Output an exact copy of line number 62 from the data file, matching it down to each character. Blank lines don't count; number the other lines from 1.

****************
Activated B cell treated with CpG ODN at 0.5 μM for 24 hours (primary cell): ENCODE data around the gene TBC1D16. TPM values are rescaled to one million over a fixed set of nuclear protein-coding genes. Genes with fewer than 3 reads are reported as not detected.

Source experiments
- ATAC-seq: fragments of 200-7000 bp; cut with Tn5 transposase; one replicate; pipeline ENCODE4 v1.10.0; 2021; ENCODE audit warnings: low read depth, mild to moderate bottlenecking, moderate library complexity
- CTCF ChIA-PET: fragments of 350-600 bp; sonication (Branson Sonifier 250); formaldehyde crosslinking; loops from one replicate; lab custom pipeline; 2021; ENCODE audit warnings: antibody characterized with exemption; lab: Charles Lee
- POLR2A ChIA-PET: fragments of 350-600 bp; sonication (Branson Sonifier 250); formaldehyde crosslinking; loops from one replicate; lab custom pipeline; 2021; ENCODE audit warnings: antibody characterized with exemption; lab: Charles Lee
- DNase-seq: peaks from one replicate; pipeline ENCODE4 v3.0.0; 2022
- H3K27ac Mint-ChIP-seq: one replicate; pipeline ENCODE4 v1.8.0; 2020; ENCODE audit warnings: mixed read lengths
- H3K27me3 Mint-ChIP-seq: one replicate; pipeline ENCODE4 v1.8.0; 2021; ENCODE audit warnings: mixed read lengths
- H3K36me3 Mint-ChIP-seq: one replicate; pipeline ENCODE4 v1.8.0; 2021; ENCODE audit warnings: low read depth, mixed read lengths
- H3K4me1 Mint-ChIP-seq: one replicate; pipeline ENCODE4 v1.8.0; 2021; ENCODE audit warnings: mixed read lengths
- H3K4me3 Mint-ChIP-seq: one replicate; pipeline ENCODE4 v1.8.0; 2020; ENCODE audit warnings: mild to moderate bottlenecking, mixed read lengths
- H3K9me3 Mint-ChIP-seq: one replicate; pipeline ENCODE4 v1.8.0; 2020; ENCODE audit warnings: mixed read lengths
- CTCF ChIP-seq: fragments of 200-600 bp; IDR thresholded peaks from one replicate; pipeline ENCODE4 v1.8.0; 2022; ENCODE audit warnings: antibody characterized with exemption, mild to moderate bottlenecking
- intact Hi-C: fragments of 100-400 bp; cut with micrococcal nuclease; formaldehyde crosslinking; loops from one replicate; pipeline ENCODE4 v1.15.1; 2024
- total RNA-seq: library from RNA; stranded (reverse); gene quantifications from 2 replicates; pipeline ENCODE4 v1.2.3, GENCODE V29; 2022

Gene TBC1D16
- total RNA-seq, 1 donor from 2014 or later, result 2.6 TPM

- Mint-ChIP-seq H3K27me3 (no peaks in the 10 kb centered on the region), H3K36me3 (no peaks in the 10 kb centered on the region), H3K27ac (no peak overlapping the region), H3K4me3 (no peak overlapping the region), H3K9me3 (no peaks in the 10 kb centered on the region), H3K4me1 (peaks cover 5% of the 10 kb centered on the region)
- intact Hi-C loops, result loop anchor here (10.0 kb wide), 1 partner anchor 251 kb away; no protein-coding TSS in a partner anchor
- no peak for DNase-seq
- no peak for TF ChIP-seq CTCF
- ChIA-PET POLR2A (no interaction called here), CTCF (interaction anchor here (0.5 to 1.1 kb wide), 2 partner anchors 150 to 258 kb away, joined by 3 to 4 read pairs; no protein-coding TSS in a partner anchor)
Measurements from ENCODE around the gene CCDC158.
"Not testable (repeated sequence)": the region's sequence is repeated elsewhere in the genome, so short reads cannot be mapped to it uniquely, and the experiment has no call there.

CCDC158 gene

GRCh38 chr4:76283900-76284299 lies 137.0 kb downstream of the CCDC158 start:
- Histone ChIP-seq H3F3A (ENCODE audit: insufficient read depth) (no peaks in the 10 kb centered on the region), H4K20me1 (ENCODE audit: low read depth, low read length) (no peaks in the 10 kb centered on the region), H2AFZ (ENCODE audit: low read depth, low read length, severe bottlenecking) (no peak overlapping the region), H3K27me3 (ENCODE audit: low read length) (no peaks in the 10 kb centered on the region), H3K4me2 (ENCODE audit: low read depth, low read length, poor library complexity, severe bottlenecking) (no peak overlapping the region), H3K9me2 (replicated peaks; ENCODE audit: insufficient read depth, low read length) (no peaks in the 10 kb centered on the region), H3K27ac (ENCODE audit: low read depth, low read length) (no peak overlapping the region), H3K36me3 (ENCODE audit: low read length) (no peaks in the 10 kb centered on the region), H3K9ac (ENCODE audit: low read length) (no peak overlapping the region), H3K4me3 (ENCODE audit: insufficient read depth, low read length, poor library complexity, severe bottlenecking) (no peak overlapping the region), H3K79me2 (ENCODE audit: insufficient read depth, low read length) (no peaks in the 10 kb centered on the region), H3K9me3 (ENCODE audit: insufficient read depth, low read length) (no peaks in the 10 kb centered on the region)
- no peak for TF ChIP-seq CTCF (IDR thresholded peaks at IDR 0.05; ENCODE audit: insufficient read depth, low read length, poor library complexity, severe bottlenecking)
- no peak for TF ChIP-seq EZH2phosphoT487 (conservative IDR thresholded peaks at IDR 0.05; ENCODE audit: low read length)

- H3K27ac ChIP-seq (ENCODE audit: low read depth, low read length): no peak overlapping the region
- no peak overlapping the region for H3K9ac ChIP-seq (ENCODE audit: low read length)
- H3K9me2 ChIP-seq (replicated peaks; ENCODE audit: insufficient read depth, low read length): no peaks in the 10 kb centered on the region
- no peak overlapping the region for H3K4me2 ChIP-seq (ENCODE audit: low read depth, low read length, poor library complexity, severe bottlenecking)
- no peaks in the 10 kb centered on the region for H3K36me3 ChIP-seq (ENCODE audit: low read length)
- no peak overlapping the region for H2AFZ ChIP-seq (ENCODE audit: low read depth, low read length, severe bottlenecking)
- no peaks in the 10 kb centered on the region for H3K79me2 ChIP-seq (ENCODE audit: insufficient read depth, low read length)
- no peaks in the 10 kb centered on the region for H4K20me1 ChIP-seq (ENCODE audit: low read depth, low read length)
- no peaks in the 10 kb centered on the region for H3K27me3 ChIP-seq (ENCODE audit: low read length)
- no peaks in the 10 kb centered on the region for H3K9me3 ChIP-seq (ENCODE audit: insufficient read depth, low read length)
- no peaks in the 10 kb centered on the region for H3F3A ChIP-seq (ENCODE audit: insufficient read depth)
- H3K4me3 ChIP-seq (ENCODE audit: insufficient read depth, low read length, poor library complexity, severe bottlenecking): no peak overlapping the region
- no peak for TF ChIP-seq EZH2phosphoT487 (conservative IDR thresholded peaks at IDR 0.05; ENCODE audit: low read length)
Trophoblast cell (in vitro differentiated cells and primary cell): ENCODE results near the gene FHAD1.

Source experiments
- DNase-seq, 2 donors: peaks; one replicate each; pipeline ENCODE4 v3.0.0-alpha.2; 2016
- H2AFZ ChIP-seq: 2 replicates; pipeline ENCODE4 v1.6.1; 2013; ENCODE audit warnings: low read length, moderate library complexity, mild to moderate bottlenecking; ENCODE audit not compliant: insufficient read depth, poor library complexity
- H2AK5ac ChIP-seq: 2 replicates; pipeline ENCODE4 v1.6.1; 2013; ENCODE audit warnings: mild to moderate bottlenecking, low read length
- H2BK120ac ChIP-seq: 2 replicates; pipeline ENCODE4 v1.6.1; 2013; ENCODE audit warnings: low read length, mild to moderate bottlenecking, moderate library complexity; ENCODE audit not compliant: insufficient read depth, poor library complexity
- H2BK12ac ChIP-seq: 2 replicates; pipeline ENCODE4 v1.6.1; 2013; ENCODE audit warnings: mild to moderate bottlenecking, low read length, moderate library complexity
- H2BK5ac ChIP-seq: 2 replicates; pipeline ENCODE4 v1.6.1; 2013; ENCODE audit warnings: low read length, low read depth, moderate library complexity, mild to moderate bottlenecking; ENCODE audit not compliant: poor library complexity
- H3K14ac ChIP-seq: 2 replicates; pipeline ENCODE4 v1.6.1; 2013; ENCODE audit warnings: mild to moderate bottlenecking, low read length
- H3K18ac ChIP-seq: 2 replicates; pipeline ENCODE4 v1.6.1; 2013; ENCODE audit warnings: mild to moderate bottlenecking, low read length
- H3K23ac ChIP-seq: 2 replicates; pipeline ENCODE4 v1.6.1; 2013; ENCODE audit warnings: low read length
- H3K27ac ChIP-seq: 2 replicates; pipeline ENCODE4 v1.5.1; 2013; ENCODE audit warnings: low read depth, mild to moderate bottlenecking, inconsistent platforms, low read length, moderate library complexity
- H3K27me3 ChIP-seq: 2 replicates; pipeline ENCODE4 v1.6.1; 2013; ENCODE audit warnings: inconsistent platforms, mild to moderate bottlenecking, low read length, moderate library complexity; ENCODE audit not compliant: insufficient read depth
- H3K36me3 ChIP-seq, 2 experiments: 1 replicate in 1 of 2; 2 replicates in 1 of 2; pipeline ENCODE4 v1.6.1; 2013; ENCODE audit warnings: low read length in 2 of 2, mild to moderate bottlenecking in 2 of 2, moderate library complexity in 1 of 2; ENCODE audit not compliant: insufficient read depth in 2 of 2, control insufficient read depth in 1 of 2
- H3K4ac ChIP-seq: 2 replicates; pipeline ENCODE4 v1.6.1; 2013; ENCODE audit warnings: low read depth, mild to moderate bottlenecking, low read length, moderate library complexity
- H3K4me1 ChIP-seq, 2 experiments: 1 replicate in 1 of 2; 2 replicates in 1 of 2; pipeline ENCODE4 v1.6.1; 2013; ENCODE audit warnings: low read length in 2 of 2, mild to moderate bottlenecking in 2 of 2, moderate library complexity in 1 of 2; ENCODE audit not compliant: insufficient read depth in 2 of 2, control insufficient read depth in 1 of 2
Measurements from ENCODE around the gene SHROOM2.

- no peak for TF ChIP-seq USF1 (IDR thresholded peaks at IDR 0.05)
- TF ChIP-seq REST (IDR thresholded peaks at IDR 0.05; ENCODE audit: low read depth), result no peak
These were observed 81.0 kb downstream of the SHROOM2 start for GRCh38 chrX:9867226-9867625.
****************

These were observed 81.0 kb downstream of the SHROOM2 start for GRCh38 chrX:9867226-9867625.